Or if there’s a food you initially believe may be acceptable on keto, test it on the hour at 1-2-3-4 hours after eating it. You’ll be able to determine whether it helps or hinders you on the keto diet.
I know you’ll want to dive into the next part. Read on!
Are There Pasta Alternatives?
I’ve got good news for you.
There are delicious, low carb, keto diet-friendly alternatives to pasta that you’ll enjoy.
In fact, you may have heard of zoodles, a term for zucchini noodles. Zoodles are incredibly simple to make: you can use something called a spiralizer to create long, thin, curly vegetable noodles that are a low-carb alternative to pasta yet will hold tasty sauces just as well.
Although zucchini is the most popular zoodle vegetable, you can also use bell peppers, broccoli stems, and cabbage to ensure you stay on keto. You don’t want to risk spiking your blood sugar and getting pushed out of ketosis with high carb vegetables such as sweet potatoes or carrots, although they’re also popular to use as pasta noodle alternatives.
Many traditional pasta sauces can be tweaked to be keto diet compliant: marinara, alfredo, carbonara, Bolognese, and pesto. Serve them over zoodles just like you would over pasta. Sprinkle Parmesan cheese over them, toss, and enjoy.
To get you started, try this delicious recipe I created for you using zucchini noodles. You don’t even need to cook them - keep them raw, and put the heated sauce on top. As a bonus, I show you another tool besides the spiralizer that you can use to create them.
And don’t forget that you can also use spaghetti squash instead of traditional noodles. You’ll need to cook it rather than serve it raw, but it’s simple:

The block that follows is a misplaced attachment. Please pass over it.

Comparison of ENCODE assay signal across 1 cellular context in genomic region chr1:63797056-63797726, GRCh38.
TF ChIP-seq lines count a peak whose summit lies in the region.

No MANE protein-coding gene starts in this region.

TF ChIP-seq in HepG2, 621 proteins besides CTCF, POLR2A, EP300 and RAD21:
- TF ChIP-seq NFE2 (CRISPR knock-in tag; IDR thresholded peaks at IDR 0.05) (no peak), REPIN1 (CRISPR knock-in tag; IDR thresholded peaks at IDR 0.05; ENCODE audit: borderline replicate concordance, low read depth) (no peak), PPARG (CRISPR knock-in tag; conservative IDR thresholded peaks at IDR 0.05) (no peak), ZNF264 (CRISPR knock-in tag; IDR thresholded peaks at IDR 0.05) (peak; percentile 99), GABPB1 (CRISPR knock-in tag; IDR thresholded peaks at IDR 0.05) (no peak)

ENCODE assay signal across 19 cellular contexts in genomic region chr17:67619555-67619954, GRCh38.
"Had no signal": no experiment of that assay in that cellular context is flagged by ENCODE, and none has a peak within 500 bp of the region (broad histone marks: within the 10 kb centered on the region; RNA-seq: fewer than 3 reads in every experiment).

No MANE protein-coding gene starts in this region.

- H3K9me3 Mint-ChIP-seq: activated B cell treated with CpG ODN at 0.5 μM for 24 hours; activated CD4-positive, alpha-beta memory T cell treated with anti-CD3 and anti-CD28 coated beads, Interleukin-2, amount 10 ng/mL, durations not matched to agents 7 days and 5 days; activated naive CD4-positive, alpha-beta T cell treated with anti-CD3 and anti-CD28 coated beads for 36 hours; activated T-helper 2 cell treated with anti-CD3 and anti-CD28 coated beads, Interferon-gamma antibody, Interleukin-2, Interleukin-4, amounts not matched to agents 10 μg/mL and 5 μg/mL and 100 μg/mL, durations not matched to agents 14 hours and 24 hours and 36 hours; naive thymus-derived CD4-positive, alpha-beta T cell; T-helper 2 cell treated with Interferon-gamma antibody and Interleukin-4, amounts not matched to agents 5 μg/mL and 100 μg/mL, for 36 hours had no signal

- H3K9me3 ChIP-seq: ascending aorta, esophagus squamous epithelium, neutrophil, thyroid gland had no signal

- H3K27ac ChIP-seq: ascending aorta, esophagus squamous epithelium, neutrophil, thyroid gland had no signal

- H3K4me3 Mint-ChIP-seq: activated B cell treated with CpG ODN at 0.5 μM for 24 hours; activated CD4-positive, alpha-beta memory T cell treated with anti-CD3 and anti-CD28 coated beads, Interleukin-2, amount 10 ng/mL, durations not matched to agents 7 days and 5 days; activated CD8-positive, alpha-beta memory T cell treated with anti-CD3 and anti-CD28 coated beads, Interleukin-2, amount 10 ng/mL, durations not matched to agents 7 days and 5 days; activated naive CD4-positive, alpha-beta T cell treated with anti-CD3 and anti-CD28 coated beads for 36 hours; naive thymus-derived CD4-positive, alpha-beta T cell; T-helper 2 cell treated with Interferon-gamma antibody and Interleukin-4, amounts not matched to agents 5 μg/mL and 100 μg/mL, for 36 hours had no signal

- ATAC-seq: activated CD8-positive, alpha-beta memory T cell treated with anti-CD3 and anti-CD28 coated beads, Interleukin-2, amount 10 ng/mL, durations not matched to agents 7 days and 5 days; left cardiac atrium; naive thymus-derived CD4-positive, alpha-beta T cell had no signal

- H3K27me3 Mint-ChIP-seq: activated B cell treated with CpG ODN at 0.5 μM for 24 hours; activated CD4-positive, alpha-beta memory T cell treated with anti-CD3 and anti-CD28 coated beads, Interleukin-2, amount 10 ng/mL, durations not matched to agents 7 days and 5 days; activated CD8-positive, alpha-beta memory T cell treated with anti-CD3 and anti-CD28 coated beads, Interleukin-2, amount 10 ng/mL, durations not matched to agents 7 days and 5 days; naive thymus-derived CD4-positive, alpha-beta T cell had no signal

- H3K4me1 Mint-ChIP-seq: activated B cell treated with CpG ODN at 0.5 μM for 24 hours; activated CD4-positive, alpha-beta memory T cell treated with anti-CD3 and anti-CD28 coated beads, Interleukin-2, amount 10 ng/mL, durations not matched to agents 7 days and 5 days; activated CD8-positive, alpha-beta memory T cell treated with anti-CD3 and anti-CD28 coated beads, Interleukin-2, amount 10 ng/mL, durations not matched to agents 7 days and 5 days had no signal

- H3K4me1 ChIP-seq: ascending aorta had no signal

- Heat oven to 400°F
- Slice squash in half lengthwise and scoop out seeds
- Drizzle halves with a little bit of olive oil, and season with salt
- Place the squash, cut side down, on a baking sheet and roast until tender, 45-50 minutes
- When it’s cool enough to safely handle, use a fork to scrape out the insides
- Top with your favorite keto sauce
See how simple it is to replace noodles with low carb keto alternatives?
Now You Know The Answer To Pasta On Keto
Many of the people who read this post will smile, nod their head in agreement, and implement precisely zero of these pasta alternatives. Because even if they’re trying to stay low carb, their willpower will knock them off the keto diet as soon as their favorite pasta dish beckons.
But not you.
You know if you don’t stay low carb, you’ll be missing out.
Missing out on the significant weight loss that the keto diet can bring.
Or the big uplevel in your energy and mental clarity.
So each time you’re tempted to eat a traditional pasta dish, substitute zoodles or spaghetti squash instead.
Because if you’re ready to stick to keto...if you’re ready to lose 10, 20, 40 or even more pounds...you won’t get there by giving into pasta temptation.
It’s time to keep your commitment to yourself. But you don’t have to do the keto diet alone; sign up here for my free keto mini-course.
Let’s do this!